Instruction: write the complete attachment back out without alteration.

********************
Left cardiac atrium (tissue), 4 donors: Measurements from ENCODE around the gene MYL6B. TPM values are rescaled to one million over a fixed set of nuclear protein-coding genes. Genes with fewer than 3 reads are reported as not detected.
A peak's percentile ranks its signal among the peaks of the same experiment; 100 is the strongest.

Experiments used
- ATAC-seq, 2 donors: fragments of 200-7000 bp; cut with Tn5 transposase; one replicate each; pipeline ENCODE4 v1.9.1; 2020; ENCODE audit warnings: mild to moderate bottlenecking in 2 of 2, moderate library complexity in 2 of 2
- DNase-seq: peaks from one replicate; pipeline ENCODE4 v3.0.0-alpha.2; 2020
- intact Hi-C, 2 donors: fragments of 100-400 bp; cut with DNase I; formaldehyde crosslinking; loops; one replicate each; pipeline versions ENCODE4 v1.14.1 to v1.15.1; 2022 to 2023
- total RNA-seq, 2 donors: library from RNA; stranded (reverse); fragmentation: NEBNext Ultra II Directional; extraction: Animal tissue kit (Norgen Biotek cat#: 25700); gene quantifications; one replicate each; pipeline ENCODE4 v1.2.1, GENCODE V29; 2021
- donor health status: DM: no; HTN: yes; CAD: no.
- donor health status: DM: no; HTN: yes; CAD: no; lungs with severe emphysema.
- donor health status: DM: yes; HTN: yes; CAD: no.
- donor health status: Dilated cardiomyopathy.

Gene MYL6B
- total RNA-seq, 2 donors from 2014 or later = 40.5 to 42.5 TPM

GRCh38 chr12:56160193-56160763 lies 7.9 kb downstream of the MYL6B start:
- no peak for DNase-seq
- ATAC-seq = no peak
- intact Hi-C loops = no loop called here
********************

Left cardiac atrium (tissue), 4 donors: Measurements from ENCODE around the gene MYL6B. TPM values are rescaled to one million over a fixed set of nuclear protein-coding genes. Genes with fewer than 3 reads are reported as not detected.
A peak's percentile ranks its signal among the peaks of the same experiment; 100 is the strongest.

Experiments used
- ATAC-seq, 2 donors: fragments of 200-7000 bp; cut with Tn5 transposase; one replicate each; pipeline ENCODE4 v1.9.1; 2020; ENCODE audit warnings: mild to moderate bottlenecking in 2 of 2, moderate library complexity in 2 of 2
- DNase-seq: peaks from one replicate; pipeline ENCODE4 v3.0.0-alpha.2; 2020
- intact Hi-C, 2 donors: fragments of 100-400 bp; cut with DNase I; formaldehyde crosslinking; loops; one replicate each; pipeline versions ENCODE4 v1.14.1 to v1.15.1; 2022 to 2023
- total RNA-seq, 2 donors: library from RNA; stranded (reverse); fragmentation: NEBNext Ultra II Directional; extraction: Animal tissue kit (Norgen Biotek cat#: 25700); gene quantifications; one replicate each; pipeline ENCODE4 v1.2.1, GENCODE V29; 2021
- donor health status: DM: no; HTN: yes; CAD: no.
- donor health status: DM: no; HTN: yes; CAD: no; lungs with severe emphysema.
- donor health status: DM: yes; HTN: yes; CAD: no.
- donor health status: Dilated cardiomyopathy.

Gene MYL6B
- total RNA-seq, 2 donors from 2014 or later = 40.5 to 42.5 TPM

GRCh38 chr12:56160193-56160763 lies 7.9 kb downstream of the MYL6B start:
- no peak for DNase-seq
- ATAC-seq = no peak
- intact Hi-C loops = no loop called here